I.    A development can reduce the required off-street parking spaces up to fifty percent when it can be demonstrated, in a parking-traffic study, prepared by a traffic engineer, that use of transit or demand management programs, special characteristics or customer, client, employee or resident population will reduce expected vehicle use and parking space demand for their development, as compared to standard Institute of Transportation Engineers vehicle trip generation rates and city parking requirements.

J.    Parking lots shall have internal landscaping as well as be screened from streets and pedestrian ways. (See Exhibit C of Ordinance 948, Guidelines 22: Parking Lots—Landscape Design and 23: Pedestrian Environment—Screening Parking Lots.)

K.    Parking garages shall be screened to improve the pedestrian environment in mixed-use zones. (See Exhibit C of Ordinance 948, Guideline 24: Pedestrian Environment—Screening Parking Garages.)

L.    Parking Facilities—Lots—Structures for Transit.

1.    Long-term (eight plus hours), single-occupant vehicle, commuter parking near station is to be discouraged five years after commuter rail is operational.

2.    Provide close-in (near multi-modal station) preferential parking for carpools and vanpools.

3.    Joint and shared parking are encouraged among retail, office, entertainment, housing, tourist, marina and parking uses (day/night, weekend/weekday, and seasonal (June to September and October to May)) to promote maximum use of parking in the waterfront use district by all users.

4.    Park and ride spaces serving the commuter rail, ferry and bus activities should not be permitted in the multi-modal station area (majority of district) after three to five years or when there is full development and operation of these integrated modes.

5.    Park and ride lot(s) shall not exceed the requirements proposed for commuter rail or bus, and park and ride shall not be larger than eighty parking spaces, unless the lot is for shared parking or is converted to a parking garage with retail space fronting Front Street.

6.    Bike racks and weatherproof lockers for bicycles should be provided at the multi-modal station and commuter rail platform.

7.    Well defined pedestrian walkways should be provided in parking lots and around the multi-modal station from parking to building, ferry loading, and commuter rail platform. (Ord. 1302 § 11 (Exh. E) (part), 2012)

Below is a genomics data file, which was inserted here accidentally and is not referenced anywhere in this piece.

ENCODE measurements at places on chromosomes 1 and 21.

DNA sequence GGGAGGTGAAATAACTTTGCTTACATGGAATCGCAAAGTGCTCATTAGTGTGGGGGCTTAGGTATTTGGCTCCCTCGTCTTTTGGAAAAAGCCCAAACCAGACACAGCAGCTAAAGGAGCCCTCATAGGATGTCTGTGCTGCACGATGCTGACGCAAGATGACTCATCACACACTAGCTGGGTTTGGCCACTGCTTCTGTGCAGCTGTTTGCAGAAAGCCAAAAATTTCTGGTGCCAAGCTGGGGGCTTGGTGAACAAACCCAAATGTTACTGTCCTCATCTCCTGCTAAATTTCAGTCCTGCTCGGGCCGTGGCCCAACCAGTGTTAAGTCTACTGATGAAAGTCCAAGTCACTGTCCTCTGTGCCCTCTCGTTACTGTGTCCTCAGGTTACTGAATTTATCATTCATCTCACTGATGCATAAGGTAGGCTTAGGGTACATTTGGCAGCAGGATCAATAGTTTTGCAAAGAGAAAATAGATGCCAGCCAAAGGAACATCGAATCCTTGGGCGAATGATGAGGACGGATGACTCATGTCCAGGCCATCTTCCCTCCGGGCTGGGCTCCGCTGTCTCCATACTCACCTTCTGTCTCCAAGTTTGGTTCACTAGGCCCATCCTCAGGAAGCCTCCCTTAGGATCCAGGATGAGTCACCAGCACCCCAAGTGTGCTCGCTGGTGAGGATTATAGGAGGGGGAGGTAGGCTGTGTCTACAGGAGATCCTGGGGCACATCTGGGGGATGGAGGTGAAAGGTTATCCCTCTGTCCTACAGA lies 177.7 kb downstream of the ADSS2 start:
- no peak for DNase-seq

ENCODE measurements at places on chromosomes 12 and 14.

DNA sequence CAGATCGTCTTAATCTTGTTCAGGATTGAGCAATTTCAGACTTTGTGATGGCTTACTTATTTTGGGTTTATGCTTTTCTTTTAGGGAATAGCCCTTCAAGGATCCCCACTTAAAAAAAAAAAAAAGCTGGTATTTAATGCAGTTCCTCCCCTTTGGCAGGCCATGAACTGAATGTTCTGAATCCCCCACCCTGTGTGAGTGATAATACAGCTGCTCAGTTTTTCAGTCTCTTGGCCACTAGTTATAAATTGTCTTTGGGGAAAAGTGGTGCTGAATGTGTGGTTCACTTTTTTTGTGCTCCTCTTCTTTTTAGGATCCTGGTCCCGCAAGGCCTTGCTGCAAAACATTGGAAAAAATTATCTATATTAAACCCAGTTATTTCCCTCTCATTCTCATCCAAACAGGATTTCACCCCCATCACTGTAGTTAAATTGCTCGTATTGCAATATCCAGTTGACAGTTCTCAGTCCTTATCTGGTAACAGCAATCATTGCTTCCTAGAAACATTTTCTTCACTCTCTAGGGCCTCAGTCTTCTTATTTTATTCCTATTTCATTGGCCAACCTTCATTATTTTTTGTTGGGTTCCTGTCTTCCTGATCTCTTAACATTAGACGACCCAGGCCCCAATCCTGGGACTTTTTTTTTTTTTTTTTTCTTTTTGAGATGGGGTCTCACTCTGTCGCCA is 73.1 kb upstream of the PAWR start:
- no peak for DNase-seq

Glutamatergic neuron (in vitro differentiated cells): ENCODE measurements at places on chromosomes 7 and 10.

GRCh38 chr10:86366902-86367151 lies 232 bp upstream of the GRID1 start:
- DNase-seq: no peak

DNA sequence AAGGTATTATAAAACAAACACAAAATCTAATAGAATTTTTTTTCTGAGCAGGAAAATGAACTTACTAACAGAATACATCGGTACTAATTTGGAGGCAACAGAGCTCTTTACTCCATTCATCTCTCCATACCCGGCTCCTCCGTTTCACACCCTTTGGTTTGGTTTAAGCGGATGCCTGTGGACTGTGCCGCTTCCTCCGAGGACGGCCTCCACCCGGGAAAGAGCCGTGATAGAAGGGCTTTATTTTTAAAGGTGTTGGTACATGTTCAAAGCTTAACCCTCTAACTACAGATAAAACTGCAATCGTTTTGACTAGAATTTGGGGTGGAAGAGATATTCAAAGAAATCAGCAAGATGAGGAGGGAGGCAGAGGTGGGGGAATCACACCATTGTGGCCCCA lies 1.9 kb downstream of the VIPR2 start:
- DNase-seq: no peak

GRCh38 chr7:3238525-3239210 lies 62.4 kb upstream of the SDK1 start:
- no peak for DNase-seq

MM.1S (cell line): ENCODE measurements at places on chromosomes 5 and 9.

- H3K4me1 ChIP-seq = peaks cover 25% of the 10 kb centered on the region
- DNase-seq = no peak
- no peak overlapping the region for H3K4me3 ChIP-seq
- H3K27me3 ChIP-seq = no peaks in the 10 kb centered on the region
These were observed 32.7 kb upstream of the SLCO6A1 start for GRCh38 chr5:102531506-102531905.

17.25B.100 Landscape design.

The waterfront area has the potential of suffering from large paved areas causing temperatures to rise during warmer months, from having declining air quality due to increased transportation uses, and from appearing to be a vast wasteland of parking lots. Vegetation and trees can help mitigate these conditions, by providing shade that will lower temperatures, and by helping to clean the air. Landscaping should use native vegetation where possible.

A.    Parking areas shall have one tree per every four parking stalls or trees between every two to four ferry loading lanes. (See Exhibit C of Ordinance 948, Guideline 22: Parking Lots.)

B.    Parking areas must be screened from all pedestrian-oriented areas through the use of trees, shrubs, walls and/or trellis structures with plants. See Exhibit C of Ordinance 948, Guideline 22: Parking Lots—Landscape Design.

C.    Parking lots shall provide landscaping next to buildings and along walkways. Parking lots shall provide enough trees so that fifty percent of the lot is shaded within a five-year period and landscape beds have a ninety percent ground coverage in five years.

D.    Arbors or trellises supporting living landscape materials should be considered for ornamentation on exterior walls. Any such feature shall cover an area of at least one hundred square feet and include sufficient plantings to achieve at least thirty percent coverage by plant materials within three years.

E.    Where pedestrian activity is encouraged onto the site, the screening does not have to be sight obscuring.

F.    Utilities are required to be underground and aboveground equipment shall be located away from major pedestrian streets and corners. Equipment boxes and vaults must be placed in back of the sidewalk and where landscaping can minimize or screen their impact. See Exhibit C of Ordinance 948, Guideline 12: Screening Utility Equipment and Services. (Ord. 1390 § 7 (Exh. C) (part), 2016: Ord. 1302 § 11 (Exh. E) (part), 2012)

17.25B.110 Pedestrian walkway.

Pedestrian ways, a waterfront promenade, and beach walk are to provide for maximum pedestrian accessibility along the waterfront. The intent of the waterfront promenade is to have a walkway/boardwalk or beach access from the lighthouse to the eastside of the tank farm/Everett city limits.

A.    All new development shall have a minimum setback of thirty feet from riprap or from a newly established beach, and shall incorporate twenty-five feet of pedestrian amenities that conform to the waterfront promenade standards or provide access to the beach.

B.    Breaks between buildings shall be provided to facilitate access to the water.

C.    Linking 2nd Street to the water, with emphasis on a pedestrian overpass and walkway improvements, should be encouraged. The design of an overpass shall be approved by the city.

D.    Sidewalks along Front Street shall be a minimum of ten feet. Other sidewalks in the WMU area shall be no less than five feet. (Ord. 1390 § 7 (Exh. C) (part), 2016: Ord. 1302 § 11 (Exh. E) (part), 2012)